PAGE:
The following bills are making their way through Congress and could affect the rights of every LGBT American. Contact your U.S. Senators and Representatives and ask them to support this legislation.
Respect for Marriage Act (HR 3567)
On September 15, Rep. Jerrold Nadler (D-NY) and 91 co-sponsors in the U.S. House of Representatives introduced the Respect for Marriage Act (RMA), an effort to repeal the Defense of Marriage Act (DOMA), the 1996 law that denies same-sex couples the rights and responsibilities of marriage. The proposed legislation would leave marriage recognition to individual states, but would ensure that all valid marriages are honored under federal law. Many civil rights organizations, including the Human Rights Campaign, urged Congress to introduce this legislation, which they say is a direct response to President Barack Obama’s promise to repeal a law he recently described as “discriminatory” and interfering with states’ rights.
Local Law Enforcement Hate Crimes Prevention Act/Matthew Shepard Hate Crimes Prevention Act (S 909, HR 1913)
The Local Law Enforcement Hate Crimes Prevention Act (LLEHCPA)/Matthew Shepard Act gives the Department of Justice the power to assist or lead investigations and prosecutions of bias-motivated violent crimes resulting in serious injury or death. The legislation also makes grants available to train law enforcement officers and combat violent crimes committed by juveniles. Polls consistently show support for this legislation—a 2007 Gallup poll revealed that 68 percent of Americans favored expanding hate crimes laws to protect gays. The Matthew Shepard Act has been endorsed by more than 280 law enforcement, civil rights, civic and religious organizations, and President Obama has said he is committed to increasing hate crime protection for LGBT Americans.
The LLEHCPA was introduced in the 111th Congress by Rep. John Conyers (D-MI) and Rep. Mark Kirk (R-IL) in the House. The late Sen. Edward Kennedy (D-Mass.) introduced the Matthew Shepard Act in the Senate. The legislation passed in the House of Representatives, and in the Senate as an amendment to the Department of Defense authorization bill. The bill should reach the President’s desk soon, after the two versions are reconciled in
The Military Readiness Enhancement Act (HR 1283)
Support for the repeal of the Department of Defense’s “Don’t Ask, Don’t Tell, Don’t Pursue, Don’t Harass” (DADT) policy, which prohibits lesbians and gays from serving openly in the U.S. Armed Forces, is gaining momentum. The Military Readiness Enhancement Act (MREA) would repeal DADT and prohibit discrimination on the basis of sexual orientation. It also permits those discharged under DADT to seek re-entry into the military. Support for gays in the military has grown since this legislation was introduced over 10 years ago; polls show three out of four Americans believe gays and lesbians should be able to serve. More than 100 retired military leaders have also called for the repeal of DADT.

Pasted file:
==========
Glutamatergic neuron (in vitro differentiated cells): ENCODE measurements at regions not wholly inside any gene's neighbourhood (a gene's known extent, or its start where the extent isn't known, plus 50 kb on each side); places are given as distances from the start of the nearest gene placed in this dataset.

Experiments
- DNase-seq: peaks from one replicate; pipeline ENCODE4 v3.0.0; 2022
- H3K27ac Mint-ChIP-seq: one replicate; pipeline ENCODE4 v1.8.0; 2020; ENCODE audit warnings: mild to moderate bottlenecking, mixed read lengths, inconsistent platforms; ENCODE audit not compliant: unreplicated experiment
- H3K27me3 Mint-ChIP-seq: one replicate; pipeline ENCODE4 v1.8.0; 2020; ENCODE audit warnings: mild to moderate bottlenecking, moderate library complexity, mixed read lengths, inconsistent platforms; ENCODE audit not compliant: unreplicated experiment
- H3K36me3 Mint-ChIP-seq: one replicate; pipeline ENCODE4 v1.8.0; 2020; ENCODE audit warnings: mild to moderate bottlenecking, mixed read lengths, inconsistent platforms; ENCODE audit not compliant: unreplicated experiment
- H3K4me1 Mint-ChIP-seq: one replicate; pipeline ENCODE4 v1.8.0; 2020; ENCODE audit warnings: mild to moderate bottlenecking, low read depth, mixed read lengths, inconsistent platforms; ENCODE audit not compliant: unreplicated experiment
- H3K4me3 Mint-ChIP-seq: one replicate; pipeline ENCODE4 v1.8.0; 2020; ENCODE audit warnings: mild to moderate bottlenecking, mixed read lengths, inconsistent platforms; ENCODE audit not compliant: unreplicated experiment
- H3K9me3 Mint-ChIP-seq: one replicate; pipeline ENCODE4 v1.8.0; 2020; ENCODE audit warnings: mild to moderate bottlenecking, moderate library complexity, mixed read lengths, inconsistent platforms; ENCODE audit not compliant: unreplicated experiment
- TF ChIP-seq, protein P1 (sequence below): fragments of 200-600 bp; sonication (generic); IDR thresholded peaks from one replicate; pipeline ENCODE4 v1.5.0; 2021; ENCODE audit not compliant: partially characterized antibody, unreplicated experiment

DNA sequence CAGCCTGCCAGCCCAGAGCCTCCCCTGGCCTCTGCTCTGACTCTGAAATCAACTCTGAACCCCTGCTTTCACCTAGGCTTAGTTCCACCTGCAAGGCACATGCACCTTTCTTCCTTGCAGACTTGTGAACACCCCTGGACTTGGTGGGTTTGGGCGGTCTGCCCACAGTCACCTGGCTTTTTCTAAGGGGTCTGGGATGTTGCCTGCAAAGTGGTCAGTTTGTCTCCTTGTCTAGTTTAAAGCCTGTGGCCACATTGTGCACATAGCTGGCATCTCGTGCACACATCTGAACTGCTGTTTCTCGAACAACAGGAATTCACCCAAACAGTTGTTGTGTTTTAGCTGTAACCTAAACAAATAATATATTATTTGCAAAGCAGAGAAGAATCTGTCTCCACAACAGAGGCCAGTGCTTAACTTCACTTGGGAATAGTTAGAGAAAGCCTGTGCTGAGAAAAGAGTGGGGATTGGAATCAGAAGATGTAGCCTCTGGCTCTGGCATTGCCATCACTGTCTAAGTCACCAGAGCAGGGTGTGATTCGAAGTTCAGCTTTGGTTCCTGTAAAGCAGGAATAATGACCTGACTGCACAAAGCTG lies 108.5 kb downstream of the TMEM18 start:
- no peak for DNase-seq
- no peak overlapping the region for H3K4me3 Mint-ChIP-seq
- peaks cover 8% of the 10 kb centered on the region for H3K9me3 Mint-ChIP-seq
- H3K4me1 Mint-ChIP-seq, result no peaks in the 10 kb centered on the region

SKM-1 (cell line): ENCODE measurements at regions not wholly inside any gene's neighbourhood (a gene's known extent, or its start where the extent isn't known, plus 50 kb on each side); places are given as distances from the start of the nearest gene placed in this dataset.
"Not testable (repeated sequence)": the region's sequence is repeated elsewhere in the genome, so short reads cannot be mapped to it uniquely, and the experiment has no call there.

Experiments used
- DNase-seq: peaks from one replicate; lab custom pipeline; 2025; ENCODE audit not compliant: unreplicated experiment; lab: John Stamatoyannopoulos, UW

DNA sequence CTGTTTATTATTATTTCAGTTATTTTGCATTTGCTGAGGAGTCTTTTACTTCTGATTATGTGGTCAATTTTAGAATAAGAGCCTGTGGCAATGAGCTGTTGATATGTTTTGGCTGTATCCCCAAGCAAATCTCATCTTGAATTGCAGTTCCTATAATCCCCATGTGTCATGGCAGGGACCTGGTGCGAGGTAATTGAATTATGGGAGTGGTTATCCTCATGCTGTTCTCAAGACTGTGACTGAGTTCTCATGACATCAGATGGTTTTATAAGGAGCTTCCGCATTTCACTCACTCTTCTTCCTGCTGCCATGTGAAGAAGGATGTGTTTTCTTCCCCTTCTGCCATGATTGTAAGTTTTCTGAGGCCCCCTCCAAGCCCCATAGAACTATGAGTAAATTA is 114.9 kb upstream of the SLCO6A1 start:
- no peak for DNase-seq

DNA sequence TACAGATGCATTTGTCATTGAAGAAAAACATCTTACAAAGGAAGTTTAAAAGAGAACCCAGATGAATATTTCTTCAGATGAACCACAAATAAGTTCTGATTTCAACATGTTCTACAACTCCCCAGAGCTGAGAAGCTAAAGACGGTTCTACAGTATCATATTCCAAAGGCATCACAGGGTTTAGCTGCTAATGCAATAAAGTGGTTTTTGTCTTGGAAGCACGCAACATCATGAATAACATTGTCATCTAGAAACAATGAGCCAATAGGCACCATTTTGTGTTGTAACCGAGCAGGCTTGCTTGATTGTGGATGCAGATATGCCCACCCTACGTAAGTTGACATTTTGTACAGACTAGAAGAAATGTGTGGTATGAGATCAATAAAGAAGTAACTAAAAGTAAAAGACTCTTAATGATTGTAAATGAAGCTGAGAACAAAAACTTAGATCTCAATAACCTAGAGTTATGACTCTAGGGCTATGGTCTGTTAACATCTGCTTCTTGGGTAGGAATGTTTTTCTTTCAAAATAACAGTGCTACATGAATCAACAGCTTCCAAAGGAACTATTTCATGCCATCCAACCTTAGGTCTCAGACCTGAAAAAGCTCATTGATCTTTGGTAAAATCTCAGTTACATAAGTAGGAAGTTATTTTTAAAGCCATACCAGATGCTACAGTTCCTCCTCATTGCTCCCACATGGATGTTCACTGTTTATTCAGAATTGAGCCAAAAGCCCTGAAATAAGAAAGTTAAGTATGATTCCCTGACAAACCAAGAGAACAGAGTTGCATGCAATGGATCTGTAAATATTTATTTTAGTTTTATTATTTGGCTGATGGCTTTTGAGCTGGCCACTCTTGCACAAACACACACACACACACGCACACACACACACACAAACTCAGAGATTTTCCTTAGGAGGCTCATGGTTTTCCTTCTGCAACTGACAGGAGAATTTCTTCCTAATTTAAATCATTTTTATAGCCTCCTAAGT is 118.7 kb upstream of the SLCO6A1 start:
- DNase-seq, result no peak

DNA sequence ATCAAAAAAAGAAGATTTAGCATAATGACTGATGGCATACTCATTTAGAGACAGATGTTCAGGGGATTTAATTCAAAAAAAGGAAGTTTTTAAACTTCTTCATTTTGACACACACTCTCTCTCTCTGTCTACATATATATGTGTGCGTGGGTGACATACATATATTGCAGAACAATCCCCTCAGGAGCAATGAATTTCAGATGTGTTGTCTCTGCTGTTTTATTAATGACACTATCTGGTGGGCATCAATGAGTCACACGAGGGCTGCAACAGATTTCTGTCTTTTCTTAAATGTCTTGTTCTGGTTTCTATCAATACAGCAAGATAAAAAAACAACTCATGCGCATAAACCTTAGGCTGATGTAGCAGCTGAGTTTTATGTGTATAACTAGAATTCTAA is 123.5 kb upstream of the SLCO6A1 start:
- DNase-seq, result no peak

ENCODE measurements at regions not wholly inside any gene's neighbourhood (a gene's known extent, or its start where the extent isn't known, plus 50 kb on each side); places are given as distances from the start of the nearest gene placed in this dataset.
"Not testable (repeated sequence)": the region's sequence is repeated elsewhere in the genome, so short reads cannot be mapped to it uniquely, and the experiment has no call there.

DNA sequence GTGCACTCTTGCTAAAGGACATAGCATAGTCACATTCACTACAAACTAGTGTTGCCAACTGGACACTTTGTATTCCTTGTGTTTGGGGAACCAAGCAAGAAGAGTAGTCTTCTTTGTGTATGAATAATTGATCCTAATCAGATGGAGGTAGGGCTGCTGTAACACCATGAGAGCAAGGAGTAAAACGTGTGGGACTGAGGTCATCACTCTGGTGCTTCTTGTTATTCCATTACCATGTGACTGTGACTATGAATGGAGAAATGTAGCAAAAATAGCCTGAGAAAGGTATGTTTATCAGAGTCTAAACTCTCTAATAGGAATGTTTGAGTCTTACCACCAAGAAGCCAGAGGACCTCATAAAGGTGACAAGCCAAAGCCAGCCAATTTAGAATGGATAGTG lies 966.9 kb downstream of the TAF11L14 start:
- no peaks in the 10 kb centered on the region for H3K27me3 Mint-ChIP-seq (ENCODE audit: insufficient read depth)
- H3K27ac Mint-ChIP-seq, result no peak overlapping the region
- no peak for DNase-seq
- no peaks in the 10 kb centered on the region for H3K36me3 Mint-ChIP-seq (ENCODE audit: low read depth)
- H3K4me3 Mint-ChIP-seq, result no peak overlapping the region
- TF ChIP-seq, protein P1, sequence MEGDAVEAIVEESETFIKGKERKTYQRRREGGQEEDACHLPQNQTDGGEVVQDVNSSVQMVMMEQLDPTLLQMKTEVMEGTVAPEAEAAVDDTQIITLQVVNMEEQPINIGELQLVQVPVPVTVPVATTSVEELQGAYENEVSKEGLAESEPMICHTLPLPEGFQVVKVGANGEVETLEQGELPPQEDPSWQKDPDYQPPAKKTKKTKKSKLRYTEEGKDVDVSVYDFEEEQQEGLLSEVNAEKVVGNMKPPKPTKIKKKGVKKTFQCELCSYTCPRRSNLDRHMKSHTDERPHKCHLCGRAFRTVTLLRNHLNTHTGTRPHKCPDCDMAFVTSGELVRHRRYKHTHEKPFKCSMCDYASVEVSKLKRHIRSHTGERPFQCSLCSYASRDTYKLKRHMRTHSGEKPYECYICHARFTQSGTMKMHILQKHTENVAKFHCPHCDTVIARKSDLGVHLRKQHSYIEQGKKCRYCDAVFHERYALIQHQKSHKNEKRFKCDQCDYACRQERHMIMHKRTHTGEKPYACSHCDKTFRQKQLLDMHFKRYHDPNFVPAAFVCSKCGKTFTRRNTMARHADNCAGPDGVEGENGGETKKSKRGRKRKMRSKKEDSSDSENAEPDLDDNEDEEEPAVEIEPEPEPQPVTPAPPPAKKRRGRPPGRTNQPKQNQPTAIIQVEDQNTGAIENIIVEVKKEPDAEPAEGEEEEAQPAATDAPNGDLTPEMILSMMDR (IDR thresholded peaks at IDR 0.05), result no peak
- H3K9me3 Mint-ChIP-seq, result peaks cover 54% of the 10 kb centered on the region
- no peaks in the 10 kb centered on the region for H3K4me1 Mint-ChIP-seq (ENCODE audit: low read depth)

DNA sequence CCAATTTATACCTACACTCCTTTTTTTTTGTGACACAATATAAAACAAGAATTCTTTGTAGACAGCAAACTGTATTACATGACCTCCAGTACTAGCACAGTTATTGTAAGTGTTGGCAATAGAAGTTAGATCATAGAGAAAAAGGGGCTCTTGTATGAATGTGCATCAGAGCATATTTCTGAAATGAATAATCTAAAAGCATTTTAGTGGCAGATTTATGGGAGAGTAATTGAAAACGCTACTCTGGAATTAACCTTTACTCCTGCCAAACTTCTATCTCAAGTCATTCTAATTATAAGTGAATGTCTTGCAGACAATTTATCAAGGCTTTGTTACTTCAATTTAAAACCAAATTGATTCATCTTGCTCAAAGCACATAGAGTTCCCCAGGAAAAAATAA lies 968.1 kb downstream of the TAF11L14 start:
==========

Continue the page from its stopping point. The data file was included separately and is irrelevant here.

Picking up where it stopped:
MREA was introduced in the 111th Congress by Rep. Ellen Tauscher (D-CA) in the House; Rep. Patrick Murphy (D-PA) is now the lead sponsor. There no Senate version of the bill yet. Although President Obama has not prioritized the repeal of DADT, critics have taken Chairman of the Joint Chiefs of Staff Admiral Mike Mullen to task for sidestepping the sole question about this issue at his September 15 Senate confirmation hearing. The Human Rights Campaign is planning to launch a national veteran’s tour to drum up support.
Uniting American Families Act (S 424, HR 1024)
U.S. citizens and permanent residents may sponsor their spouses for immigration—unless those spouses are of the same sex. The Uniting American Families Act (UAFA) would allow U.S. citizens to sponsor same-sex “permanent partners” for immigration, provided they intend to share a lifelong commitment, are financially interdependent, and are not married or in another permanent partnership. Like all others, same-sex couples must provide proof of their relationship, and are subject to harsh penalties for fraud. Currently, 19 other countries recognize same-sex couples for immigration purposes.
Vermont Sen. Patrick Leahy introduced UAFA to the Senate while Rep. Jerrold Nadler (D-NY) introduced it in the House. In addition, Congressman Mike Honda (D-CA) introduced the Reuniting Families Act (HR 2709), which includes UAFA as a provision.
Employment Nondiscrimination Act (S 1584, HR 3017)
There is no federal protection preventing LGBT citizens from being denied job opportunities or discriminated against in the workplace—and such discrimination is explicitly legal in 29 states. ENDA would add sexual orientation and gender identity and expression to the current federal law. The law exempts small businesses, religious organizations and the military, but applies to Congress and employees of the federal, state and local government.
ENDA was introduced in Congress by Rep. Barney Frank (D-MA) and in the House by Ileana Ros-Lehtinen (R-FL). It was brought to the Senate by Sen. Jeff Merkley (D-OR) and Sen. Susan Collins (R-ME). President Obama supports the legislation, as do majorities in both the House and Senate.
New York is among the 21 states prohibiting employment discrimination based on sexual orientation, but not among the 12 that prohibit discrimination based on gender identity and expression—Empire State Pride Agenda, the statewide LGBT rights organization, continues its work to pass the Gender Non-Discrimination Act (GENDA) in Albany. Hundreds of companies, including 85% of the Fortune 500, have implemented policies barring discrimination based on sexual orientation.
When polls open this election season, voters in three states and the District of Columbia will be asked to weigh in on LGBT rights—and in some cases, whether they want to strike down gay rights laws already in place, from marriage benefits to anti-discrimination regulations. If you live in these states, get out and vote!